village children, but they didn't want us to take samples. Suddenly a
furious mother confronted us with a sobbing girl with blood red
corneas and swollen eyelids coated in a white powder. It turned out
that she had conjunctivitis and that her mother had attempted to treat
this by crushing a packet of paracetamol tablets and pouring it into
her eyes. There's a bit of an attitude here that if a medicine treats
one thing it'll treat anything, and the more the better, but I think
even Shivonne was shocked by this. She washed her eyes out and gave
her some ointment for the infection, but there was nothing she could
do for the irritation.

If that wasn't enough, just as we were preparing to leave a shout went
up and a man came running up to the bantaba with a small girl in his
arms, blood pouring down her face. Once Shivonne had cleaned it up it
turned out to be a very small cut that had just been bleeding
profusely, but as she had done it on a rusty iron sheet Shivonne was
worried about tetanus. The child had no clinic card and noone knew
whether she was up to date with her vaccinations, so Shivonne told the
parents to take her to the nearby hospital for a vaccination - of
course as a trachoma screening team we had no vaccinations to give
out, but the villagers had a hard time believing this.

Driving home, Samuel L was uncharacteristically quiet. He eventually
explained that we would be going back to our own countries but these
were his people, whose language he spoke, and he had friends in nearby
villages - could we be absolutely certain that he hadn't given those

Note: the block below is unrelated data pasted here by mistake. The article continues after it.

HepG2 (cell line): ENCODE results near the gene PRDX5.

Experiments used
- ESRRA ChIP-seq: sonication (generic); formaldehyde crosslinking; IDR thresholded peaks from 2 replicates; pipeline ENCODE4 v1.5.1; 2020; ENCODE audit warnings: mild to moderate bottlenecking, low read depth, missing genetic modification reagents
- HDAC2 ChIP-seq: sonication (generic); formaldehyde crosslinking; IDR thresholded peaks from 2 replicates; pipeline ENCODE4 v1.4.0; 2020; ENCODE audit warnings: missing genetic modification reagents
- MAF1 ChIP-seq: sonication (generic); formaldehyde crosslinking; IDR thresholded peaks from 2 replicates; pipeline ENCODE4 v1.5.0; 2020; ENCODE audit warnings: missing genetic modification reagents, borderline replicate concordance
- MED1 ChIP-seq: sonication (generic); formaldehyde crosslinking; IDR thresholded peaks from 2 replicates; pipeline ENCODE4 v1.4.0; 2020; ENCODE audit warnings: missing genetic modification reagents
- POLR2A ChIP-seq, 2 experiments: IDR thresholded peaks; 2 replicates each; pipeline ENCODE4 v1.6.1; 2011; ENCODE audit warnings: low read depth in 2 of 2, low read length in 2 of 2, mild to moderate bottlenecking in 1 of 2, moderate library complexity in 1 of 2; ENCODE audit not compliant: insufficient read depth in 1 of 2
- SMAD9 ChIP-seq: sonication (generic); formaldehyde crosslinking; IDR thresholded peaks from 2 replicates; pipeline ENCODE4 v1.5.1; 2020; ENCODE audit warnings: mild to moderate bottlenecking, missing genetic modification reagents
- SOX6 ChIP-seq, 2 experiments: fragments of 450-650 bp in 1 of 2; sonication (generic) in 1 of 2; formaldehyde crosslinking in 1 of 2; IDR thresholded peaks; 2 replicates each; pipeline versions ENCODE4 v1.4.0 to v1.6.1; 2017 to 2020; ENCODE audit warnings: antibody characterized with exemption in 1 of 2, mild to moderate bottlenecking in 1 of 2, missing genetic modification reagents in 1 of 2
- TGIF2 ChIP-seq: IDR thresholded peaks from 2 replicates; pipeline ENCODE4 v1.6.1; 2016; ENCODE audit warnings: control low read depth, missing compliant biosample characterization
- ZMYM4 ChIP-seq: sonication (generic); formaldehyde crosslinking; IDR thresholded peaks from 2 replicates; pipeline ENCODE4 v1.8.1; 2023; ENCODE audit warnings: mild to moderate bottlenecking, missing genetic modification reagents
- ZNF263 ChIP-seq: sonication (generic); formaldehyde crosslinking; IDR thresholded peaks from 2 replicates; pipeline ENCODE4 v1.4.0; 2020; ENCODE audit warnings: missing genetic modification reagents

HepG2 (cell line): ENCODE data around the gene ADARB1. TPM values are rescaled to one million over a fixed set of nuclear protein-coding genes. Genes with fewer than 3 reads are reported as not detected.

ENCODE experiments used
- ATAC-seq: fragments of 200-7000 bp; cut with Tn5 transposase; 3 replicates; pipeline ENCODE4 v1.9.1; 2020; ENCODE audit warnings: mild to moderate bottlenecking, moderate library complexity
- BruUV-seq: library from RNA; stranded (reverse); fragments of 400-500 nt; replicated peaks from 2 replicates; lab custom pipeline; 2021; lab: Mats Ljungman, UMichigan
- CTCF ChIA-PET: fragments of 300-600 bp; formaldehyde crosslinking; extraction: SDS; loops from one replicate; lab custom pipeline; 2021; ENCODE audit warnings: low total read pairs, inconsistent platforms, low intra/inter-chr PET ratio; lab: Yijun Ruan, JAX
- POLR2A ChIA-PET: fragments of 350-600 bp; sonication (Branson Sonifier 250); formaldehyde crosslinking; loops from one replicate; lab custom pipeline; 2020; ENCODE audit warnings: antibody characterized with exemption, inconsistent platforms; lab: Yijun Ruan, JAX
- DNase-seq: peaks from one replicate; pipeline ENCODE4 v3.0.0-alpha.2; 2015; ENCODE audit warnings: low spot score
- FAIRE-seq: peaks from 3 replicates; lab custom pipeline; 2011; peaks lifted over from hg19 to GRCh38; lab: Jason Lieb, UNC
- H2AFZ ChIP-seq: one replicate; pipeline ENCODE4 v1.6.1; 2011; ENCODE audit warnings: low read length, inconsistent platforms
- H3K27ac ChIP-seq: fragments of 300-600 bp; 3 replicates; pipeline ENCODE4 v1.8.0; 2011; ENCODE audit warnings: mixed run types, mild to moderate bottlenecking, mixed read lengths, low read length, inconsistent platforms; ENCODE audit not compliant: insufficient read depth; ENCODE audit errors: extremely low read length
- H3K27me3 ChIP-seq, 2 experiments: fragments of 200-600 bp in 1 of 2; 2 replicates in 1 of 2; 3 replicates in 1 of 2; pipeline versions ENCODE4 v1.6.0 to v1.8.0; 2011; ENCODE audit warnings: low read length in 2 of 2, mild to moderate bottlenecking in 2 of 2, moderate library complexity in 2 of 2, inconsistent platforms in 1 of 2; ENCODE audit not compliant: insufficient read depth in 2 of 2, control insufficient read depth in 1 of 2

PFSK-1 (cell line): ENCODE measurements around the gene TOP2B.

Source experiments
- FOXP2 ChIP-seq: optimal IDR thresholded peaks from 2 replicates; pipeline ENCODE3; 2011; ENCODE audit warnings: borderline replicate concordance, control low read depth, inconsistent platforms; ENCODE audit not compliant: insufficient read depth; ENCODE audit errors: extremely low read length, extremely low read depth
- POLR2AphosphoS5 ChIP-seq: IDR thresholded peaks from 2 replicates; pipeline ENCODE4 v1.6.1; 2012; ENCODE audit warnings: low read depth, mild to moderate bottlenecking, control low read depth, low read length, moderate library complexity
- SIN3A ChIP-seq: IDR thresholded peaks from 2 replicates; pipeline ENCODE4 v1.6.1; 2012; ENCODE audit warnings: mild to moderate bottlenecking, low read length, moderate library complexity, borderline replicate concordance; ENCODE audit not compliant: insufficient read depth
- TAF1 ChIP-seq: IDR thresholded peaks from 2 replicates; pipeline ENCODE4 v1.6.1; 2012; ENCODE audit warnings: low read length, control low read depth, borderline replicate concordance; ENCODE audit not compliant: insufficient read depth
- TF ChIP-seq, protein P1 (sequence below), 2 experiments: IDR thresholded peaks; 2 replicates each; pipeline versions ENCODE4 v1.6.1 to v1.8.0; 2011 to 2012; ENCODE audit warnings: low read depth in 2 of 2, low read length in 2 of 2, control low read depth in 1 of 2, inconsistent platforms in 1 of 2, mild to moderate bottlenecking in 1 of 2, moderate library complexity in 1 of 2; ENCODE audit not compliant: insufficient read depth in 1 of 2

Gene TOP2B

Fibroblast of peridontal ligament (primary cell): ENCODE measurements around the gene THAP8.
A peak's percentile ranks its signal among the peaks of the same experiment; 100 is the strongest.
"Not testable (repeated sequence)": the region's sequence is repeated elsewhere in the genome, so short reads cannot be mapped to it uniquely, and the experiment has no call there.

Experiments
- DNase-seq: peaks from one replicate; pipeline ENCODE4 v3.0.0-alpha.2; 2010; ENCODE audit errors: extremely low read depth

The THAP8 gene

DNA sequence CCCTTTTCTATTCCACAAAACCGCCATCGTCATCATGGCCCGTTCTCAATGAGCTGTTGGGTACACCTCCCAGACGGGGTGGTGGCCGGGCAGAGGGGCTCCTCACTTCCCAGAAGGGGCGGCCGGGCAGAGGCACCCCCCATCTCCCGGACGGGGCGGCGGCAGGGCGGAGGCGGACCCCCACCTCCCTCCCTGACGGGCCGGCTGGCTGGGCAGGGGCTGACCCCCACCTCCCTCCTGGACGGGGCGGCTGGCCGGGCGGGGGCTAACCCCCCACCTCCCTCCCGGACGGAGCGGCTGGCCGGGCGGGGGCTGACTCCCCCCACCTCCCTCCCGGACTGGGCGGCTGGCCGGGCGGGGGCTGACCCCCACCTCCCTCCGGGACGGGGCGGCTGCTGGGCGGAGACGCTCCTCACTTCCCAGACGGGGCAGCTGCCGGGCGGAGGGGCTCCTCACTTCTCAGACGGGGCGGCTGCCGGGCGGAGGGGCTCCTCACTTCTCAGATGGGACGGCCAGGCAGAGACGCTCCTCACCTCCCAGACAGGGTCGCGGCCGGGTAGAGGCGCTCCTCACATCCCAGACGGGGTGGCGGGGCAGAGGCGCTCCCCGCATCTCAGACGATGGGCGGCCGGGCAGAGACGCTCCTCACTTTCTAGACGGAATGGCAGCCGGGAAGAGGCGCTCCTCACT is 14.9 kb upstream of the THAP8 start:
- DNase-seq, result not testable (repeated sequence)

children conjunctivitis? We tried to reassure him, but "correlation
doesn't imply causation" is a nice pat phrase beloved of sceptical
bloggers but doesn't provide much comfort in these situations.

We stopped off at the Kaur weather station to ask for temperature,
humidity and wind speed data for the region over the sampling period.
All was going well until the station operator explained that providing
this information was complicated and that many people made a small
payment to help cover expenses. As he was paid a salary to collect
the data anyway I couldn't see that the expenses involved in providing
it would be much more than the cost of a pencil and paper, but by that
stage I would have given both kidneys to get the data and get home to
a cold bucket bath so I agreed to give him a "small present". I did
feel bad afterwards, knowing that by giving in I'd made things that
bit harder for the next researcher to come by, but screw it, I think
I'm accruing enough good karma just by being here and washing out of a
blue plastic rubbish bin every day to balance it out.

We stopped again to buy cold soft drinks and I was briefly amused by
my can of inaccurately named "Real Orange" (the only plant-derived
ingredients being sugar and, bizarrely, esterified wood-resin). My
mood was still sufficiently dark though that when Shivonne pointed out
a huddle of children around a well by the road I said the first thing
that came into my head, which was "One of them has probably fallen
in". She looked slightly shocked and said she thought they were
probably telling stories.

The thing about fieldwork though is there's no time or headroom to be
miserable, you just have to try to get some sleep and go out and do it
all again the next day. I hope tomorrow will be better, Inshallah.